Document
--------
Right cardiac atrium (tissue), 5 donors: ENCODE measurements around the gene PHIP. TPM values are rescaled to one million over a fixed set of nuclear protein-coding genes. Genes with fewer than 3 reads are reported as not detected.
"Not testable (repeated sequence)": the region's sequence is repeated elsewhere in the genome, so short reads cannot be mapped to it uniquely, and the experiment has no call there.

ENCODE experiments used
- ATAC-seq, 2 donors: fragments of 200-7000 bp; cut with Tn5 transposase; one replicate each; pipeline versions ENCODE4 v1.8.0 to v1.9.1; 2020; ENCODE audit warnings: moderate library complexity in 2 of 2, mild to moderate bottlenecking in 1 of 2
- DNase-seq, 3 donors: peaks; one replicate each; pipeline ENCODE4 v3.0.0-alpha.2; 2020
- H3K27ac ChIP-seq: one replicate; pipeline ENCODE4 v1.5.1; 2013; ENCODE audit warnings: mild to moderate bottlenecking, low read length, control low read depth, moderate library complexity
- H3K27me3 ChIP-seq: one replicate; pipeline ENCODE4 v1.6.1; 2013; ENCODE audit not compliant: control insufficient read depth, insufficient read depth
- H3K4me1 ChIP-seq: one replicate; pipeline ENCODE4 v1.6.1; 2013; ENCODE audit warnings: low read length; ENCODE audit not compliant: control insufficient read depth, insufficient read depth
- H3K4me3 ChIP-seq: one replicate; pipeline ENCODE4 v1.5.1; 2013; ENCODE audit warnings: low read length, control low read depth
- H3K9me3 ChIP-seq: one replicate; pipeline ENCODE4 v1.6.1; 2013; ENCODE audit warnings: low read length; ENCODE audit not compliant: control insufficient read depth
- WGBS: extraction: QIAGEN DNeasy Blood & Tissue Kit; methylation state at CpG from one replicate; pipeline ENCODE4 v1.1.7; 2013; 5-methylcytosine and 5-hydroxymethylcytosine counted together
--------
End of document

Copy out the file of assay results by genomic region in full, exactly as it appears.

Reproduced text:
Right cardiac atrium (tissue), 5 donors: ENCODE measurements around the gene PHIP. TPM values are rescaled to one million over a fixed set of nuclear protein-coding genes. Genes with fewer than 3 reads are reported as not detected.
"Not testable (repeated sequence)": the region's sequence is repeated elsewhere in the genome, so short reads cannot be mapped to it uniquely, and the experiment has no call there.

ENCODE experiments used
- ATAC-seq, 2 donors: fragments of 200-7000 bp; cut with Tn5 transposase; one replicate each; pipeline versions ENCODE4 v1.8.0 to v1.9.1; 2020; ENCODE audit warnings: moderate library complexity in 2 of 2, mild to moderate bottlenecking in 1 of 2
- DNase-seq, 3 donors: peaks; one replicate each; pipeline ENCODE4 v3.0.0-alpha.2; 2020
- H3K27ac ChIP-seq: one replicate; pipeline ENCODE4 v1.5.1; 2013; ENCODE audit warnings: mild to moderate bottlenecking, low read length, control low read depth, moderate library complexity
- H3K27me3 ChIP-seq: one replicate; pipeline ENCODE4 v1.6.1; 2013; ENCODE audit not compliant: control insufficient read depth, insufficient read depth
- H3K4me1 ChIP-seq: one replicate; pipeline ENCODE4 v1.6.1; 2013; ENCODE audit warnings: low read length; ENCODE audit not compliant: control insufficient read depth, insufficient read depth
- H3K4me3 ChIP-seq: one replicate; pipeline ENCODE4 v1.5.1; 2013; ENCODE audit warnings: low read length, control low read depth
- H3K9me3 ChIP-seq: one replicate; pipeline ENCODE4 v1.6.1; 2013; ENCODE audit warnings: low read length; ENCODE audit not compliant: control insufficient read depth
- WGBS: extraction: QIAGEN DNeasy Blood & Tissue Kit; methylation state at CpG from one replicate; pipeline ENCODE4 v1.1.7; 2013; 5-methylcytosine and 5-hydroxymethylcytosine counted together